Independence Day, July 4th, 2011. A day characterized in Lodi by family gatherings, barbecued hotdogs, water balloon fights and fireworks; a celebration of freedom and hope.
However, in day-to-day life, “independence” and its associated freedoms come in different forms and mean different things to different people at different times. For example, to a teenage girl it may be getting her driver’s license. 70 years from now, independence may mean keeping her driver’s license.
To an unemployed family man, independence is getting a job and avoiding foreclosure. To the homeless, it may be finding food and a place to sleep. To the infirmed it may be a new wheelchair. To the dead … a resurrection.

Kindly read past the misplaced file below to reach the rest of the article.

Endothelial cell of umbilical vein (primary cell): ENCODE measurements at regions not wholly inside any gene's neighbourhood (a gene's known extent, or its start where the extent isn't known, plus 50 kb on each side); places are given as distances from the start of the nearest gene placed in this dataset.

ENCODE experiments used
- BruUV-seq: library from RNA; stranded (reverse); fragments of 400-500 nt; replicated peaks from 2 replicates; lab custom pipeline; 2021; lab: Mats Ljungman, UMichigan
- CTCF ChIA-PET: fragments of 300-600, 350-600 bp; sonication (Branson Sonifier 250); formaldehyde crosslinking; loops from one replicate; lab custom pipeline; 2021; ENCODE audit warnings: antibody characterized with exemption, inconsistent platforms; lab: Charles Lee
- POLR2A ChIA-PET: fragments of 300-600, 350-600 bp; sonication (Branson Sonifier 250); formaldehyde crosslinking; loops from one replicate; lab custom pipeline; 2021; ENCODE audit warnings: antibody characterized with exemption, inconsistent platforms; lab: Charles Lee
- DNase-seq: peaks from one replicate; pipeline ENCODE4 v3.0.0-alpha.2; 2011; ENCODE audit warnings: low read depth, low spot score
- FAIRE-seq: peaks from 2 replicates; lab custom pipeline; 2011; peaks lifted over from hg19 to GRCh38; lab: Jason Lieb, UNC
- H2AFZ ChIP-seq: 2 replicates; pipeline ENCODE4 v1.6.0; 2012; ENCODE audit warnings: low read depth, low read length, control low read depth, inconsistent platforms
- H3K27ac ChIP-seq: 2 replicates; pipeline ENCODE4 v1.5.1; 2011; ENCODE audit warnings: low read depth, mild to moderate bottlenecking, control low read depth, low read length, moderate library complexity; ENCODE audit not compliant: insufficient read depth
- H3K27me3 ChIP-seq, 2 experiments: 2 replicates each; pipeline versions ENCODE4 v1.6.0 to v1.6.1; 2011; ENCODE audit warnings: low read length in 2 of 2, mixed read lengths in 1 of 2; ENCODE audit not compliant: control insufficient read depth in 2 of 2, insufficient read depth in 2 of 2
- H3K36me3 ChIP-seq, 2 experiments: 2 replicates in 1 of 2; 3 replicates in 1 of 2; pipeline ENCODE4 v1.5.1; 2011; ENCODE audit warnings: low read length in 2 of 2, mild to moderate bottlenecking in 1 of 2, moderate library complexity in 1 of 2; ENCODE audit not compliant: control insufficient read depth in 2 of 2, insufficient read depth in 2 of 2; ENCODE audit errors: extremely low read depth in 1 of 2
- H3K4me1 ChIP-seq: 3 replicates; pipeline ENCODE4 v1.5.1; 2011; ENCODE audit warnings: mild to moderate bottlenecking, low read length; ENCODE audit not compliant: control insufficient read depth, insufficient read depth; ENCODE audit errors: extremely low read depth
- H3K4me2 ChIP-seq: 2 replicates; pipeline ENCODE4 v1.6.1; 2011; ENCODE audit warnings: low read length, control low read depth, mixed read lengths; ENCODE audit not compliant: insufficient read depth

To a 19 year old graduate of the foster care system, chronically abused as a child, unmedicated, hungry, swapping empty cans and bottles for cigarettes, tragically self-aware, angry, depressed and afraid, “independence” is neither a freedom nor something that offers hope.